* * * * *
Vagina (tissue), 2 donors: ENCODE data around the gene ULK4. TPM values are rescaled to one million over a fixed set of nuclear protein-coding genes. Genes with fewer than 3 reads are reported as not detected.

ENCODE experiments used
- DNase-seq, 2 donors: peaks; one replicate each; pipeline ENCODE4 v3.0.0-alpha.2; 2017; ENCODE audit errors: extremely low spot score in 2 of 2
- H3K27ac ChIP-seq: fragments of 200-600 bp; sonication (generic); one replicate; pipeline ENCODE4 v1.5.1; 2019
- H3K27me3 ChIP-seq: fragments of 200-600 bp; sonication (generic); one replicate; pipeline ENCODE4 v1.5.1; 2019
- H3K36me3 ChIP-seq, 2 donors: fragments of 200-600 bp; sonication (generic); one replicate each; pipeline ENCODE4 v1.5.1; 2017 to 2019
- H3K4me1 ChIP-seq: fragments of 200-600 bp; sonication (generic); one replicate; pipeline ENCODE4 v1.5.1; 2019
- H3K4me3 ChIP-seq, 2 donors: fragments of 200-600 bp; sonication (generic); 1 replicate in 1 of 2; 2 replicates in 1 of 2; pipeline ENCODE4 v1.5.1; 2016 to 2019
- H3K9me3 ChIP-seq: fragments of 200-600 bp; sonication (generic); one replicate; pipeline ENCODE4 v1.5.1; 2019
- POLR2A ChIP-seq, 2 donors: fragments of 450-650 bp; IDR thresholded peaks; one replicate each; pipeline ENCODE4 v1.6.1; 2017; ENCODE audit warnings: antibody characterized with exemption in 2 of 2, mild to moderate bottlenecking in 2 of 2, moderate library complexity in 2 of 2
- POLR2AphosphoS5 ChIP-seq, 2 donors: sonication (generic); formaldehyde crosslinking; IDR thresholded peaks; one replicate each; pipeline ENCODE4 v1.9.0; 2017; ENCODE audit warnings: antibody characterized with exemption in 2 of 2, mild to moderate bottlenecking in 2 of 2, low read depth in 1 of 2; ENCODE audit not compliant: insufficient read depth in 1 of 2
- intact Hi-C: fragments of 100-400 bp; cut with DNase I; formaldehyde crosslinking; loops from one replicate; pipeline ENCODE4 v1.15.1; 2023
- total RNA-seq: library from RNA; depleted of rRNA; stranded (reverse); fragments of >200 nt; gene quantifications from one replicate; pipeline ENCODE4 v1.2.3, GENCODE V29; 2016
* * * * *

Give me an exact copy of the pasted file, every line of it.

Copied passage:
Vagina (tissue), 2 donors: ENCODE data around the gene ULK4. TPM values are rescaled to one million over a fixed set of nuclear protein-coding genes. Genes with fewer than 3 reads are reported as not detected.

ENCODE experiments used
- DNase-seq, 2 donors: peaks; one replicate each; pipeline ENCODE4 v3.0.0-alpha.2; 2017; ENCODE audit errors: extremely low spot score in 2 of 2
- H3K27ac ChIP-seq: fragments of 200-600 bp; sonication (generic); one replicate; pipeline ENCODE4 v1.5.1; 2019
- H3K27me3 ChIP-seq: fragments of 200-600 bp; sonication (generic); one replicate; pipeline ENCODE4 v1.5.1; 2019
- H3K36me3 ChIP-seq, 2 donors: fragments of 200-600 bp; sonication (generic); one replicate each; pipeline ENCODE4 v1.5.1; 2017 to 2019
- H3K4me1 ChIP-seq: fragments of 200-600 bp; sonication (generic); one replicate; pipeline ENCODE4 v1.5.1; 2019
- H3K4me3 ChIP-seq, 2 donors: fragments of 200-600 bp; sonication (generic); 1 replicate in 1 of 2; 2 replicates in 1 of 2; pipeline ENCODE4 v1.5.1; 2016 to 2019
- H3K9me3 ChIP-seq: fragments of 200-600 bp; sonication (generic); one replicate; pipeline ENCODE4 v1.5.1; 2019
- POLR2A ChIP-seq, 2 donors: fragments of 450-650 bp; IDR thresholded peaks; one replicate each; pipeline ENCODE4 v1.6.1; 2017; ENCODE audit warnings: antibody characterized with exemption in 2 of 2, mild to moderate bottlenecking in 2 of 2, moderate library complexity in 2 of 2
- POLR2AphosphoS5 ChIP-seq, 2 donors: sonication (generic); formaldehyde crosslinking; IDR thresholded peaks; one replicate each; pipeline ENCODE4 v1.9.0; 2017; ENCODE audit warnings: antibody characterized with exemption in 2 of 2, mild to moderate bottlenecking in 2 of 2, low read depth in 1 of 2; ENCODE audit not compliant: insufficient read depth in 1 of 2
- intact Hi-C: fragments of 100-400 bp; cut with DNase I; formaldehyde crosslinking; loops from one replicate; pipeline ENCODE4 v1.15.1; 2023
- total RNA-seq: library from RNA; depleted of rRNA; stranded (reverse); fragments of >200 nt; gene quantifications from one replicate; pipeline ENCODE4 v1.2.3, GENCODE V29; 2016